Skip to main content

Deep vein thrombosis inhibitor may play a therapeutic role in post-stroke patients

Abstract

Background

Deep vein thrombosis (DVT) is associated with stroke. Here, we hypothesize that genes associated with DVT may also play roles in the development of stroke.

Methods

we firstly conducted large-scale literature based disease-gene relationship data analysis to explore the genes implicated with DVT and stroke. Further, a mega-analysis was conducted for each of these genes that were linked to DVT but not stroke, using 11 independent stroke RNA expression datasets (176 stroke cases and 102 healthy controls). Then, a multiple linear regression (MLR) model was employed to study possible influential factors on the gene expression levels in stroke. After that, a functional pathway analysis was performed to identify the potential biological linkage between stroke and the target genes suggested by mega-analysis.

Results

Over 81.10% genes implicated with DVT also suggested an association with stroke. Among the 24 DVT-specific genes, one DVT-inhibiting gene, SP1, presented significantly increased expression in stroke (LFC = 1.34, p-value = 0.0045). Pathway analysis showed that SP1 may play a therapeutic role in post-stroke patients by promoting multiple of stroke-inhibitors. Moreover, geographical region was indicated as an influential factor on the expression levels of SP1 in stroke samples (p-value = 0.037).

Conclusion

Our results suggested that DVT inhibitor SP1 could be a novel therapeutic target gene for post-stroke treatment. Further study of the potential relations between SP1 and stroke was guaranteed.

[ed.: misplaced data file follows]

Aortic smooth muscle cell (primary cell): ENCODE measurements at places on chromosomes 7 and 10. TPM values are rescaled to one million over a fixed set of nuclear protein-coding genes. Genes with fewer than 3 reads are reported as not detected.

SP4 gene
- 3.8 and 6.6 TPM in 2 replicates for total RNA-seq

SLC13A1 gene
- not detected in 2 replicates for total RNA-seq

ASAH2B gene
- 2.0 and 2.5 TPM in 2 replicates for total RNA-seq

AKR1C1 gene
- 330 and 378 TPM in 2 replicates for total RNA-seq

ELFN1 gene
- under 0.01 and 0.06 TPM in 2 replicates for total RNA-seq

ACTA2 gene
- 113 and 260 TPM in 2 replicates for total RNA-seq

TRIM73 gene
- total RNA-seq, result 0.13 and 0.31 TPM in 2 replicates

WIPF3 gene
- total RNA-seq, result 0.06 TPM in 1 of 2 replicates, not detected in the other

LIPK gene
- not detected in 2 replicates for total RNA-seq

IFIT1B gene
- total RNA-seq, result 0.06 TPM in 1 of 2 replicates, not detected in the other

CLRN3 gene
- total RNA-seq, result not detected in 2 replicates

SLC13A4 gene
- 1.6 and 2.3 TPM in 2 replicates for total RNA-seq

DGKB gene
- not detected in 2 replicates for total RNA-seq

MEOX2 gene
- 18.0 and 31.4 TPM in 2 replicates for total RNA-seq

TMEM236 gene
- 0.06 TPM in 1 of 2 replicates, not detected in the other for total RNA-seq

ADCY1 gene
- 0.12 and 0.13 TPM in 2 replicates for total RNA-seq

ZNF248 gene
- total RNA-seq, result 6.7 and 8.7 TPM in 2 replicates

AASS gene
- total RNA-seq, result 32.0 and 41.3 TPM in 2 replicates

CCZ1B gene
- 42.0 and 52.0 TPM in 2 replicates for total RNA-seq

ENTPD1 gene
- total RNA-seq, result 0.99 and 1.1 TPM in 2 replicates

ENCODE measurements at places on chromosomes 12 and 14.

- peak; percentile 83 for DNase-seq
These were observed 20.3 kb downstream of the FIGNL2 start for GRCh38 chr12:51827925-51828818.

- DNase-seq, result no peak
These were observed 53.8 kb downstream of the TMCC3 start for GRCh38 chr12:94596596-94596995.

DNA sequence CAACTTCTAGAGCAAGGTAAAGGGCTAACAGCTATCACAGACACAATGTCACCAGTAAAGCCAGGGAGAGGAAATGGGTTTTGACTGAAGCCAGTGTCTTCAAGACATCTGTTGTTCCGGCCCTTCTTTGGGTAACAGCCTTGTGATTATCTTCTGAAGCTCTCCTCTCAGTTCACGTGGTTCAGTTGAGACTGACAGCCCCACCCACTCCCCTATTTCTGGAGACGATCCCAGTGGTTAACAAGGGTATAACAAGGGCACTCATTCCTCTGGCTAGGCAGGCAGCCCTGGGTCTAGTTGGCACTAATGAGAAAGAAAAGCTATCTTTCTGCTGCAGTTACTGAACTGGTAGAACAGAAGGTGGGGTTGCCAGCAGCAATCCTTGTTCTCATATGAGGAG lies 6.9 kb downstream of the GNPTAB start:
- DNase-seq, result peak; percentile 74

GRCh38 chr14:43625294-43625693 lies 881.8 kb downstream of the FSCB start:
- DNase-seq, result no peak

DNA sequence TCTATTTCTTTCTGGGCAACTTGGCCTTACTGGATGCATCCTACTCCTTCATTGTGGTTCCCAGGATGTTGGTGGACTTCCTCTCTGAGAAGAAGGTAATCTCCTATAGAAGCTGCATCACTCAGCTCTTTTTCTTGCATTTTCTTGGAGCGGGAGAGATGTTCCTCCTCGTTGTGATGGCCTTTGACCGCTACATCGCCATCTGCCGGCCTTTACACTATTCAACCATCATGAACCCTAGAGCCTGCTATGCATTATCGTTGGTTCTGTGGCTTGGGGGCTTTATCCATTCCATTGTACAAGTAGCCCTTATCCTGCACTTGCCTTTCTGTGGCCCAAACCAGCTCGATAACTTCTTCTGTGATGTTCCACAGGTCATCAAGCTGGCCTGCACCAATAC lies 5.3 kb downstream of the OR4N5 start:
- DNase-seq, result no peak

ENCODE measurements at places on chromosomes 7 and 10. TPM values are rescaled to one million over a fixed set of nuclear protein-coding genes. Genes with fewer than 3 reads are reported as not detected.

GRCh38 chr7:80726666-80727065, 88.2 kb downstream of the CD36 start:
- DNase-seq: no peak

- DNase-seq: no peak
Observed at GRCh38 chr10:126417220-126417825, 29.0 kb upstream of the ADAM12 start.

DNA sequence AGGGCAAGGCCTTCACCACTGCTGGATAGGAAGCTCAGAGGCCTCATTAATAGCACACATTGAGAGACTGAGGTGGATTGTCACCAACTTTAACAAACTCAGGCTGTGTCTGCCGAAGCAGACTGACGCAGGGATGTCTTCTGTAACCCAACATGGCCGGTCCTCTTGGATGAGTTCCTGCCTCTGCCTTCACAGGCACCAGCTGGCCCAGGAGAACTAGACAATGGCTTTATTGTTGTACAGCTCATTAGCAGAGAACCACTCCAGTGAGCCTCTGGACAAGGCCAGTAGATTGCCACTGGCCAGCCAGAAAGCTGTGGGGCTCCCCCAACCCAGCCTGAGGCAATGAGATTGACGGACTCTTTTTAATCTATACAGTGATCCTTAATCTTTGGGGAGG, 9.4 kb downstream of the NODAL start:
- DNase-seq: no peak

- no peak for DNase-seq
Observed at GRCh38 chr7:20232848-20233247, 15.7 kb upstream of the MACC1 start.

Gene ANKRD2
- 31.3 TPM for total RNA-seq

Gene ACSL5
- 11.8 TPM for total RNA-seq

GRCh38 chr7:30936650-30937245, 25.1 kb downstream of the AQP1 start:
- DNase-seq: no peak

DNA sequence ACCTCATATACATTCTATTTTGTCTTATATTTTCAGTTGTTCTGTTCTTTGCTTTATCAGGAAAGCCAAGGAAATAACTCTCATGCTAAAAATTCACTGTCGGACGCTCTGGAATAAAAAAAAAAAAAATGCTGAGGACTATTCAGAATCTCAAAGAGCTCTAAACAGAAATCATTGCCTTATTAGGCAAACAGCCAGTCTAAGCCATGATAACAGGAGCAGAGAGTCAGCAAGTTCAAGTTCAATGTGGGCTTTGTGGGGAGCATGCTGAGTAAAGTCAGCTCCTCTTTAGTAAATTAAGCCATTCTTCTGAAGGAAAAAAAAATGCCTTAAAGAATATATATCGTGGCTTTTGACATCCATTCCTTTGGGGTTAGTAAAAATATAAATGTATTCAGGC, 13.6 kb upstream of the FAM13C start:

Background

Deep vein thrombosis (DVT) has been well-known to be associated with stroke [1, 2], which is also supported by many clinical studies [3,4,5]. The genetic and genomic variants implicated in stroke patients and DVT susceptibilities may partially explain the association between DVT and stroke. For instance, the expression and activity of matrix metalloproteinase-9 (MMP9) were significantly increased during stroke in human [6] and were associated with the early phase of DVT resolution [7]. These previous findings have paved a solid foundation for the study of associations between stroke and DVT.

Previously, several studies indicated the possible connection between DVT and stroke. For example, researchers from Danish found a strong linkage between hospital admission for venous thromboembolism and stroke through a 20-year cohort study. They reported that patients having the DVT are more likely to get attacked by stroke, especially in the first year after having a DVT [8]. Here, we explore the relation between DVT and stroke at the genetic level, trying to identify novel common genes that associate with both diseases. We hypothesize that genes of DVT with increased activity or expression levels may also play roles for the etiological development of stroke.

Methods

To test our hypothesis, we organized the workflow as follows. First, a large-scale literature-based mining effort for DVT- and stroke-gene sets was undertaken. Then, for each of the DVT-specific genes, a mega-analysis and was conducted with 11 publicly available stroke expression datasets retrieved from Gene Expression Omnibus (GEO) (https://www.ncbi.nlm.nih.gov/geo/). For these genes that showed significant expression change across analyzed datasets, a literature-based functional pathway analysis was conducted, then predictions on their pathogenic significance in stroke were made. In addition, a multiple linear regression (MLR) model was employed to study the possible influence of sample size, sample organism, population region, and study date on the gene expression levels in stroke.

Large-scale literature based disease-gene relationship data analysis

Relation data for both DVT and stroke were extracted from existing literature and analyzed using Pathway Studio (www.pathwaystudio.com) and then were downloaded into a genetic database DVT_Stroke, hosted at http://database.gousinfo.com. The downloadable format of the database in excel is available at http://gousinfo.com/database/Data_Genetic/DVT_Stroke.xlsx. Besides the list of analyzed genes (DVT_Stroke→DVT_ genes, Stroke_ genes, and DVT_specific genes), supporting references for each disease-gene relation are presented at DVT_Stroke→DVT_relation and Stroke_relation, including titles of the references and the sentences describing identified disease-gene relationships. The information could be used to locate a detailed description of an association of a candidate gene with DVT and/or Stroke.

Stroke RNA expression datasets selection for mega-analysis